Richard M. Christensen
Brief Biography

Is it Stress or Strain That Causes Failure


stressstrain1Probably the longest standing issue with failure criteria is whether they should be expressed in terms of stresses or in terms of strains. The discussion goes back to the very beginning and it continues even now. For example, some aerospace organizations specify design procedures in terms of stress, while some others use strain. Typical technical exchanges on the subject remain inconclusive. Still, the uses of failure criteria are manifold and everyone is left with the problem of making the best possible choice.

It is likely that the stress versus strain issue will remain as a strongly held division between the practitioners for some time to come. Experience often involves trade-offs, contradictions and anomalies. However, at the research base there should be a logical resolution of the problem.

The most commonly used form is that of the Mises criterion expressed in terms of stress. Other criteria also in common usage are the maximum shear stress criterion (Tresca), the maximum normal stress criterion, the maximum normal strain criterion, and dilatational criteria in terms of either stress or strain. The Mises criterion applies to isotropic materials, and therein lies an unforeseen complication. The stress strain relations for isotropy can be used to convert the Mises criterion in terms of stresses into a criterion expressed in terms of strains. A surprising thing happens, the strain form is the same as the stress form. In other words the Mises criterion is form invariant between stresses and strains.

It is a short step from the above incontrovertible fact to assume that all criteria can be switched from stress to strain (and visa versa) with no basic change in character. Such is not the case however, especially when considering the broader classes of anisotropic forms but also for some isotropic cases. As an example, the maximum normal stress criterion and the maximum normal strain criterion are of decidedly different forms when interconverted.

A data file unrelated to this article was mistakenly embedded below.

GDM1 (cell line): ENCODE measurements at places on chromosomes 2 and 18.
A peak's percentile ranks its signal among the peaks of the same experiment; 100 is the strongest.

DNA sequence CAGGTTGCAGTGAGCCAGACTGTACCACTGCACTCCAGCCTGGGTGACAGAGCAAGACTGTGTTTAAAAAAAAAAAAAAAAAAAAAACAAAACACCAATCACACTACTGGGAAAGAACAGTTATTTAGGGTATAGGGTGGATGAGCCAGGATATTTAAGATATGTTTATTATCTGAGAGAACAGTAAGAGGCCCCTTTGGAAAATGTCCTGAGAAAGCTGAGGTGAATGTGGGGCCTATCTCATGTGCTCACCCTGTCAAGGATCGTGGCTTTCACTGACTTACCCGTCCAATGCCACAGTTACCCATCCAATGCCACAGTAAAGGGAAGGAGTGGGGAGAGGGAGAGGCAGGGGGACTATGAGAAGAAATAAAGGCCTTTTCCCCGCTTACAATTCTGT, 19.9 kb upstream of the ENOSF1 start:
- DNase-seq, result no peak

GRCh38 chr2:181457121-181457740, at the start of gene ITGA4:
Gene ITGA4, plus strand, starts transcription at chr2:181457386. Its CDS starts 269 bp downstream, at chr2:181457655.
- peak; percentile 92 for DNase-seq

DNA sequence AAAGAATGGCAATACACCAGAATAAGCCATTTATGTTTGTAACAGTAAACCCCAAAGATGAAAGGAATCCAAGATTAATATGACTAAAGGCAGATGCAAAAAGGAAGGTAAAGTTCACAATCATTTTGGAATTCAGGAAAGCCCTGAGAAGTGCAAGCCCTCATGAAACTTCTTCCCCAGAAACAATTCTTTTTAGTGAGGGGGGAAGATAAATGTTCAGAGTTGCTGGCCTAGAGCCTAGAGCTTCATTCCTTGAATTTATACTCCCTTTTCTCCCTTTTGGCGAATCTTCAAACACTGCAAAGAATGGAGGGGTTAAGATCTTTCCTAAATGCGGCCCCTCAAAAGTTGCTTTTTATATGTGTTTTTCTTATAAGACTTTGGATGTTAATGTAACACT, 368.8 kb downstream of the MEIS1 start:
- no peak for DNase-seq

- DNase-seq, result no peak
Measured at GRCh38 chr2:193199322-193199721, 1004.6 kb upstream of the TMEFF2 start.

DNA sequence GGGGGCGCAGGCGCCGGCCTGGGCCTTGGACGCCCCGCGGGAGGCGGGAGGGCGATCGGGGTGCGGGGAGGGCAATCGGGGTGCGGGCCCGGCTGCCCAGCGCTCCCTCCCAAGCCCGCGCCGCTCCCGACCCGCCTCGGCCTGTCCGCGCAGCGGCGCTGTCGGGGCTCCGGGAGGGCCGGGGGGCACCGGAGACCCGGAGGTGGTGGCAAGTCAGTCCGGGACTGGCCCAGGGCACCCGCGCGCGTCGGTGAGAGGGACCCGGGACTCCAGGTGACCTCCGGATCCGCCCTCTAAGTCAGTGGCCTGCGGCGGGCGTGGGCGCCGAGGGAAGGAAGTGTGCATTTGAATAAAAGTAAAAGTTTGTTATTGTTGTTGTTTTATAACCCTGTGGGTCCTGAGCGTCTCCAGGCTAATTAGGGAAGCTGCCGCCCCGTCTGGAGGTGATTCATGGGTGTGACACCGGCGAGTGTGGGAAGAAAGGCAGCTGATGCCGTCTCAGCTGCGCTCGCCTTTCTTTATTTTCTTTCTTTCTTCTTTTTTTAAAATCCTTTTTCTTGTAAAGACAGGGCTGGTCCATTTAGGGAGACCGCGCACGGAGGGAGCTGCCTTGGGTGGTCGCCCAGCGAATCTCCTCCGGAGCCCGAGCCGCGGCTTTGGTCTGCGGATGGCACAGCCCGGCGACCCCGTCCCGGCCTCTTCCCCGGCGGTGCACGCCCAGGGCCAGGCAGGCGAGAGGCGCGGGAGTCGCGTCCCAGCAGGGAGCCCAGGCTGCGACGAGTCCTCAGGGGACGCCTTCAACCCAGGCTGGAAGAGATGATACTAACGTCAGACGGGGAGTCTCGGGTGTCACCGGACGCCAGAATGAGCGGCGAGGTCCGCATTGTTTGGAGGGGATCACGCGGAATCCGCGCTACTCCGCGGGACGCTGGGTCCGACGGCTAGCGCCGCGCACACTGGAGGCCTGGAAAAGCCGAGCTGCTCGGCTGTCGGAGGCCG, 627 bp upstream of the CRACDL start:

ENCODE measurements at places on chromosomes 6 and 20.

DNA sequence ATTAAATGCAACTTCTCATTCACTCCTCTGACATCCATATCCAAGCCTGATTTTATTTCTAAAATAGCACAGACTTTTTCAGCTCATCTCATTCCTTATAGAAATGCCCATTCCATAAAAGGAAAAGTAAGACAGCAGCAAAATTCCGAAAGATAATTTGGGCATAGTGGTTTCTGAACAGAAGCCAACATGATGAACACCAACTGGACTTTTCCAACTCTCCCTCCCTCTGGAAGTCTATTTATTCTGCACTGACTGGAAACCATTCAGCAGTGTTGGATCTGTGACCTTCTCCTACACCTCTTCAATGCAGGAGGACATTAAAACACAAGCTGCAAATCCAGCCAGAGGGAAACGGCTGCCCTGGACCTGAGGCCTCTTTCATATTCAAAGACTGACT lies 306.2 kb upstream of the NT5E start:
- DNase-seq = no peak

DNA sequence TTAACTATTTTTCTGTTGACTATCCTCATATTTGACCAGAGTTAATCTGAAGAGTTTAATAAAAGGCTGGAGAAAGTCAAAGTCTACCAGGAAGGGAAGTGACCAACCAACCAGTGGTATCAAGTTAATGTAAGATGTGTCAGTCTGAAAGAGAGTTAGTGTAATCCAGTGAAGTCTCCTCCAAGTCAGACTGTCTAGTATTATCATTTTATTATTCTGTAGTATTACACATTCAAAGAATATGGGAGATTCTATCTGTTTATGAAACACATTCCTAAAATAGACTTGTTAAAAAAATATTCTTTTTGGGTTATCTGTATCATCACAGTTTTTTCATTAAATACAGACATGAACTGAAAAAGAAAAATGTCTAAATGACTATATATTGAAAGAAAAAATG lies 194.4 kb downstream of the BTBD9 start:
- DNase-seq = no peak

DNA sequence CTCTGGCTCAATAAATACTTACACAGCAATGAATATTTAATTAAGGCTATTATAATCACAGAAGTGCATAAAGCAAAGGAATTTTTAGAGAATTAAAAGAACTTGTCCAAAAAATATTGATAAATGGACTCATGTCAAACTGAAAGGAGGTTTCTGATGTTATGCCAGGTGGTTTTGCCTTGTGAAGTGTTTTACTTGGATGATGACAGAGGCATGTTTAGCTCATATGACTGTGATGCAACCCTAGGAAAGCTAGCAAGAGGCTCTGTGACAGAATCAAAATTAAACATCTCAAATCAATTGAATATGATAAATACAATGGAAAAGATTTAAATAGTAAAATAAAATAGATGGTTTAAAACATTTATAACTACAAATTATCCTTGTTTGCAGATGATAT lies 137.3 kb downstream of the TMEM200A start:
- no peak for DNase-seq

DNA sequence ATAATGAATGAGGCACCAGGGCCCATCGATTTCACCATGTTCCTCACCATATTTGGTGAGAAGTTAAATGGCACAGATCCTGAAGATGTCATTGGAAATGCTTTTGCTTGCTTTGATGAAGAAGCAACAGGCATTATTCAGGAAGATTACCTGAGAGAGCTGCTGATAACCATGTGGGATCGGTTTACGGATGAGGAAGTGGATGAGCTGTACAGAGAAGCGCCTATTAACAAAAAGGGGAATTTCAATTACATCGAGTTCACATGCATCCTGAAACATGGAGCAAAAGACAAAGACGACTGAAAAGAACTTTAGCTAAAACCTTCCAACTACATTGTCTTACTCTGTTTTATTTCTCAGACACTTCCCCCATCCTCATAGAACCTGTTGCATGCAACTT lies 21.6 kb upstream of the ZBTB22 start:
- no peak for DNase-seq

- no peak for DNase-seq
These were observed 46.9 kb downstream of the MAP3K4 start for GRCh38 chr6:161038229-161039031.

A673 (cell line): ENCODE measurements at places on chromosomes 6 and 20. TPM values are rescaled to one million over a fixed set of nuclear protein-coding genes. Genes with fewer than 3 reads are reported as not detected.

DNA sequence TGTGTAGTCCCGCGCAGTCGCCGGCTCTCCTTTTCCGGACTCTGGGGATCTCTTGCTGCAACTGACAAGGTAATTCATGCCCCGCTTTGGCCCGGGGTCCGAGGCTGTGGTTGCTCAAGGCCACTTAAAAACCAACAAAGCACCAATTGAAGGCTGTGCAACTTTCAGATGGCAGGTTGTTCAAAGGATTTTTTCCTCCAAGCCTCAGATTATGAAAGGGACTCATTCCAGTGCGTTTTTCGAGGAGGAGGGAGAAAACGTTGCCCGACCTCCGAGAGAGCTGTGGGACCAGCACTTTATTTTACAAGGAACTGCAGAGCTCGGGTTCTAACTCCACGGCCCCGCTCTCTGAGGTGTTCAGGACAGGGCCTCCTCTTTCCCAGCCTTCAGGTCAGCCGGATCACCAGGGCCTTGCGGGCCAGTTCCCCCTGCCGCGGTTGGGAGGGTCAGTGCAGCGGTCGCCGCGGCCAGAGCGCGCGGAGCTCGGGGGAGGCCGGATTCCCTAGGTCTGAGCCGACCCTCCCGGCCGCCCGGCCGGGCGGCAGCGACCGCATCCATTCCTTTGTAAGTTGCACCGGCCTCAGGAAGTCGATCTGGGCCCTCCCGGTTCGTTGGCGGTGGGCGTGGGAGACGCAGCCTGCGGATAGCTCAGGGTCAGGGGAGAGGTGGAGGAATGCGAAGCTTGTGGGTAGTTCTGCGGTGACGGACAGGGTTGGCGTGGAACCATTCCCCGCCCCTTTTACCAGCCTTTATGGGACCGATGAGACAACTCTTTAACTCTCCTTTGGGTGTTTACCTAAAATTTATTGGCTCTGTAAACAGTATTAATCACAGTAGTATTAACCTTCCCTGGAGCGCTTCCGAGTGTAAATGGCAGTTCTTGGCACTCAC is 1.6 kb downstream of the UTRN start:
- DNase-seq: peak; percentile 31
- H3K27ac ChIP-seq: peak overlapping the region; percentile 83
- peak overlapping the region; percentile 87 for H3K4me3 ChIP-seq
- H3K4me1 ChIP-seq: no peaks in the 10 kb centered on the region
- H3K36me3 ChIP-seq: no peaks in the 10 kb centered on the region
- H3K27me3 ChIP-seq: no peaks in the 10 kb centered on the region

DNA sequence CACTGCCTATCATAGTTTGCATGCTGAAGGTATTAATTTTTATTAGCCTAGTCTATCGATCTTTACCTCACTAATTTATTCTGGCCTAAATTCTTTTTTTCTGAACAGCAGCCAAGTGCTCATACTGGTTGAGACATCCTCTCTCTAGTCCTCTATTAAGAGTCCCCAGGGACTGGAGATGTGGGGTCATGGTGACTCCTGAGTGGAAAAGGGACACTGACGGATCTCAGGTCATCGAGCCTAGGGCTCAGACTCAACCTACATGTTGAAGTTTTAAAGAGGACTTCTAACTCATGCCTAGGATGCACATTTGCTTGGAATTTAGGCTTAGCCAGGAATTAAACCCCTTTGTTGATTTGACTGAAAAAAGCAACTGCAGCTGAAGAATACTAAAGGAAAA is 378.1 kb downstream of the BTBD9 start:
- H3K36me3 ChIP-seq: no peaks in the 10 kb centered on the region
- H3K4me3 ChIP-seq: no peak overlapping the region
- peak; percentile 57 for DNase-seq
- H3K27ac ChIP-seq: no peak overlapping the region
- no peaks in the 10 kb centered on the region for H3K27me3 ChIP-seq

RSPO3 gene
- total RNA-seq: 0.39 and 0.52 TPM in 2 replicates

Another fact to be considered is that the Mises criterion is only applicable to ductile metals and it is in serious error for all other materials types. These matters signal the difficulties that ensue in trying to go from stress to strain or the reverse in considering failure. All of these complications trace back to the tensor valued nature of stress and strain.  If they were scalars the difference would be trivial. A rational basis is needed for making the judgment call on the stress versus strain uncertainty.

In this website, and in the supporting peer reviewed papers upon which it is built, stress is taken as the fundamental form to be used with failure criteria. This is the direct consequence of the following conditions. Stress must be used if one wishes to have compatibility with fracture mechanics in the brittle range and with dislocation dynamics in the ductile range. Both of these classical theories require formulations in terms of stress. To not have union with these two anchor points of physical reality would impose major difficulties, practically as well as conceptually.

In a totally different direction, a very interesting failure effect is exhibited by materials with time dependence (even an almost undetectable degree of time dependence as with polymers below the glass transition temperature). For the application of constant load (stress) the situation is termed as creep. If the load is maintained long enough, even years in some cases, at some point total failure can occur, creep rupture. Conversely, when a state of time constant strain is applied, termed as relaxation, no failure occurs no matter how long the strain state is maintained. Even the technical term “relaxation” is descriptive of what is happening at the molecular scale in the case of constant strain. Clearly, stress rather than strain is the stimulus for failure in these problems.

Yet another indication of the more sound basis for stress is that it is applicable both to solid materials and to fluids. Strain (deformation) is not, it has no meaning for fluids. Some viscoelastic fluids can and do fail, stress necessarily must be used in such cases.

Stress, not strain, will be used here in characterizing failure criteria for the physical reasons just stated. This decision will be further substantiated by the success of stress based forms and the ambiguity of strain based forms in particular examples.


Professor Research Emeritus Aeronautics and Astronautics

Senior Scientist Retired Materials Science &

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Updated June. 13, 2019

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Richard M. Christensen

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